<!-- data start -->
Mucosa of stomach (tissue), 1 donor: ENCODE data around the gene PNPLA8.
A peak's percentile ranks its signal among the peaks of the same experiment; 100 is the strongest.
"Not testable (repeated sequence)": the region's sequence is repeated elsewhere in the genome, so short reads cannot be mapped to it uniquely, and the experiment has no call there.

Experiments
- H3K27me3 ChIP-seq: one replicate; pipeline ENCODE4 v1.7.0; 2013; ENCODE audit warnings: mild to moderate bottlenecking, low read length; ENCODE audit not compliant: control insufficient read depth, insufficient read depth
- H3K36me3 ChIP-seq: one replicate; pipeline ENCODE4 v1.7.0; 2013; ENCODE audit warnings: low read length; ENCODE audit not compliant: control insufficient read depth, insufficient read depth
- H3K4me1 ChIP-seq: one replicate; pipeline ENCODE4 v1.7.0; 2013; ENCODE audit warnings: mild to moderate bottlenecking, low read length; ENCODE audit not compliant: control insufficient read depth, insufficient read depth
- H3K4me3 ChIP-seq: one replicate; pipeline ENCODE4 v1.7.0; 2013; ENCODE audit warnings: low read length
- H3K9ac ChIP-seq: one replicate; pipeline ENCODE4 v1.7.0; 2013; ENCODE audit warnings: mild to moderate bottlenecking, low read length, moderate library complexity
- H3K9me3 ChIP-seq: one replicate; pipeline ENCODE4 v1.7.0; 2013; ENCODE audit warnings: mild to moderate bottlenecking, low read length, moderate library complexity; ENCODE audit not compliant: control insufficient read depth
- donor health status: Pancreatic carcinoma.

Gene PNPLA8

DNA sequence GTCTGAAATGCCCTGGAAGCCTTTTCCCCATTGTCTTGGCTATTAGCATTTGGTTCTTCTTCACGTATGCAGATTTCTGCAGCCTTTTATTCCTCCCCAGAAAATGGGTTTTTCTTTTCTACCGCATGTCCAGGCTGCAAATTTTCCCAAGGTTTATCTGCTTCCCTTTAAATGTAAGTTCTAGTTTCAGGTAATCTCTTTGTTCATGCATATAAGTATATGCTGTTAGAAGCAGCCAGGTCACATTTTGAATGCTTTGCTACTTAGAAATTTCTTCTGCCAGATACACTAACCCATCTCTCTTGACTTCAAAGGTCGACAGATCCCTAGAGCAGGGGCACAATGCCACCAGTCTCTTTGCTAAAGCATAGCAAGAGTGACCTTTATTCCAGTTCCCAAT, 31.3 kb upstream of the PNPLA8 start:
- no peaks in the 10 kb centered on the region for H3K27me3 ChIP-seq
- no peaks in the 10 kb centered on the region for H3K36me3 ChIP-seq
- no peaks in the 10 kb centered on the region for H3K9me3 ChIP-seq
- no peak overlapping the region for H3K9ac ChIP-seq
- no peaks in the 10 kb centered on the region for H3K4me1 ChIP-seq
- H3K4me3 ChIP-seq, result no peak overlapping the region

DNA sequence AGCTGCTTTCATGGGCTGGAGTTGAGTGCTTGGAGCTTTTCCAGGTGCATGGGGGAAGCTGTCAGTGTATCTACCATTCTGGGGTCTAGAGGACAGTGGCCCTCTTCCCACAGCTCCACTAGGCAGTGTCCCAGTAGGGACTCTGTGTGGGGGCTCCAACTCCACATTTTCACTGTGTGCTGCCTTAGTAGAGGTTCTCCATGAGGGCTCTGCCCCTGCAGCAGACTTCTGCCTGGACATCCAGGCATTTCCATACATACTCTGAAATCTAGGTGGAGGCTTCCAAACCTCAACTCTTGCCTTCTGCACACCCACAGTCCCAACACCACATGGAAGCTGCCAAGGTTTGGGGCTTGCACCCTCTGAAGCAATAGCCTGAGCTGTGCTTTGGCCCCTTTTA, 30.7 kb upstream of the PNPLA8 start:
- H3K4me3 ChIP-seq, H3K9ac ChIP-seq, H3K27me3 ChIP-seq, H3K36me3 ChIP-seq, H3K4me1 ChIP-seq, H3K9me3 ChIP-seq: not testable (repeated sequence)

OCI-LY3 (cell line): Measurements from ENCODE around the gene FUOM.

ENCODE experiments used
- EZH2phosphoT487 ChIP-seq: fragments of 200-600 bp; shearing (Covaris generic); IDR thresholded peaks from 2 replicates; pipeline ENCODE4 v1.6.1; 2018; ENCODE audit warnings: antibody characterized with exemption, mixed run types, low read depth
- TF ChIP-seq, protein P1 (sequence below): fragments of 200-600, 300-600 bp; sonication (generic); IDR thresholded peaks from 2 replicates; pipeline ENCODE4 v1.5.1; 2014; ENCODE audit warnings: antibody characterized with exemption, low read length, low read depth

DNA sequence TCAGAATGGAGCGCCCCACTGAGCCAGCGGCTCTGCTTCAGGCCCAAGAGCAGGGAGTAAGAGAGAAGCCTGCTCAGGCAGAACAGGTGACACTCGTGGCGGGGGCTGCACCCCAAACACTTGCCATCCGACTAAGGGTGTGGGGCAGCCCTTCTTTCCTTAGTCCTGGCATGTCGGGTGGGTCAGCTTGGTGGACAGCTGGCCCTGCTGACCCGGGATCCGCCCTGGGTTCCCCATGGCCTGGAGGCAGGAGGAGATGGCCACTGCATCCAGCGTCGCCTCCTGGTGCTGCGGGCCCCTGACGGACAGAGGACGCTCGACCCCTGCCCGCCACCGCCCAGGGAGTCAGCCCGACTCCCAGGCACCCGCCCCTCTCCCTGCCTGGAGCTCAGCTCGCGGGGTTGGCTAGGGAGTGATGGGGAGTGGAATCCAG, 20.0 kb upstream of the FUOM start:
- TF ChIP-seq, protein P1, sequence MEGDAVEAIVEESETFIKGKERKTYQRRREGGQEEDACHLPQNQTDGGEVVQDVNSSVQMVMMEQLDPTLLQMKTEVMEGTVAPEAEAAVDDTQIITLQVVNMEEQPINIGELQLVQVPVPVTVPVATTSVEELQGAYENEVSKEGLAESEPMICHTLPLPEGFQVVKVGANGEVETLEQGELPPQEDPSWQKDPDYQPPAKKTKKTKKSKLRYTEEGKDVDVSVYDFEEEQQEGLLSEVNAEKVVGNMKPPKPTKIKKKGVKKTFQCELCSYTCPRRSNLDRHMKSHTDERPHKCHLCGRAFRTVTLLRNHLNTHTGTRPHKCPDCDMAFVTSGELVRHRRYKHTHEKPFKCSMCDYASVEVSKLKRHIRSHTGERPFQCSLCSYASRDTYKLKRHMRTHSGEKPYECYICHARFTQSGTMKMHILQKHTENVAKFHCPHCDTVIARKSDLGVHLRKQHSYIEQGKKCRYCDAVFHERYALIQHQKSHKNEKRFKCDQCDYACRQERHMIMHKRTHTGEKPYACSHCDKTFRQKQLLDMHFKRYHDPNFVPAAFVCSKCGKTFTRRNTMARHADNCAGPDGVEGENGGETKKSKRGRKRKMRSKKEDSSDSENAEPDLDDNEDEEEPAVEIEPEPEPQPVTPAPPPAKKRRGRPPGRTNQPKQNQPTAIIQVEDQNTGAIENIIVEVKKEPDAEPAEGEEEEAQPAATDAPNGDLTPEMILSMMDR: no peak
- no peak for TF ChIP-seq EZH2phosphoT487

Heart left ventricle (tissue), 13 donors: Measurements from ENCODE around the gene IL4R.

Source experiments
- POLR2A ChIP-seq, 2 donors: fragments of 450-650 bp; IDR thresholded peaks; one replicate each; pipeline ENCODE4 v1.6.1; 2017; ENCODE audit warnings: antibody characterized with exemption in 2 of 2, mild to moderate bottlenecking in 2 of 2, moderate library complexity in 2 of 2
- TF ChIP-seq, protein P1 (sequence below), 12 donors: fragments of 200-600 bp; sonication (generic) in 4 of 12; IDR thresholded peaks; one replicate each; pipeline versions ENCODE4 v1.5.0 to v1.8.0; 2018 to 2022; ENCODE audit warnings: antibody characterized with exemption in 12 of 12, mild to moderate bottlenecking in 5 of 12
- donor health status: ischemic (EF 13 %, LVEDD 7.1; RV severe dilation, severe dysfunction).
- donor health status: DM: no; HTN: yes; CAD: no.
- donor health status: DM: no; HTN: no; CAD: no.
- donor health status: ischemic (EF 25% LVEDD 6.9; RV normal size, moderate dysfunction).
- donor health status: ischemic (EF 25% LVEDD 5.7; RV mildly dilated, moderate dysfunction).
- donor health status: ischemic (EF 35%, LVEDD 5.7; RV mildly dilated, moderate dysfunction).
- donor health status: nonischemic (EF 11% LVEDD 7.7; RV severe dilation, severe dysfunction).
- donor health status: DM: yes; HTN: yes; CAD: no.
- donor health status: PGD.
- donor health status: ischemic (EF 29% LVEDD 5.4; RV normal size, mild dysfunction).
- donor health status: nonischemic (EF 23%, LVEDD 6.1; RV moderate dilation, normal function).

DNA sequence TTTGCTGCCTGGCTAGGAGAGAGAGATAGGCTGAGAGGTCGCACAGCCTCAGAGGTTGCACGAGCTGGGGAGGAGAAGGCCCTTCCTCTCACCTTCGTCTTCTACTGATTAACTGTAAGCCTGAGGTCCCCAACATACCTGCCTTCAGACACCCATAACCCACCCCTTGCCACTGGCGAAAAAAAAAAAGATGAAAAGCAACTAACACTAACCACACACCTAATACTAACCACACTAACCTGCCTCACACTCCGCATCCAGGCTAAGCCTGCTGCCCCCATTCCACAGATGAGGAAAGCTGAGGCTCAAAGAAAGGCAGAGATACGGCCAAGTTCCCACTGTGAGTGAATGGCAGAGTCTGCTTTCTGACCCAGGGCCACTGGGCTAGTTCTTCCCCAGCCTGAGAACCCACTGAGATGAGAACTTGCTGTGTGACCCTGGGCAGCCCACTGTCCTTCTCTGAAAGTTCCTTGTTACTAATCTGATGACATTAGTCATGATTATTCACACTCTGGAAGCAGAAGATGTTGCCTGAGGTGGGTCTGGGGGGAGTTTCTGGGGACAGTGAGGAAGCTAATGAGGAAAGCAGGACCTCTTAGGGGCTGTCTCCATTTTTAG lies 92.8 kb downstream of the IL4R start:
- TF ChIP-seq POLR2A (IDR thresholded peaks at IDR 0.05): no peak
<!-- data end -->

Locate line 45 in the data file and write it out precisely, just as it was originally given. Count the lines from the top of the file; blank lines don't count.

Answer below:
- TF ChIP-seq POLR2A (IDR thresholded peaks at IDR 0.05): no peak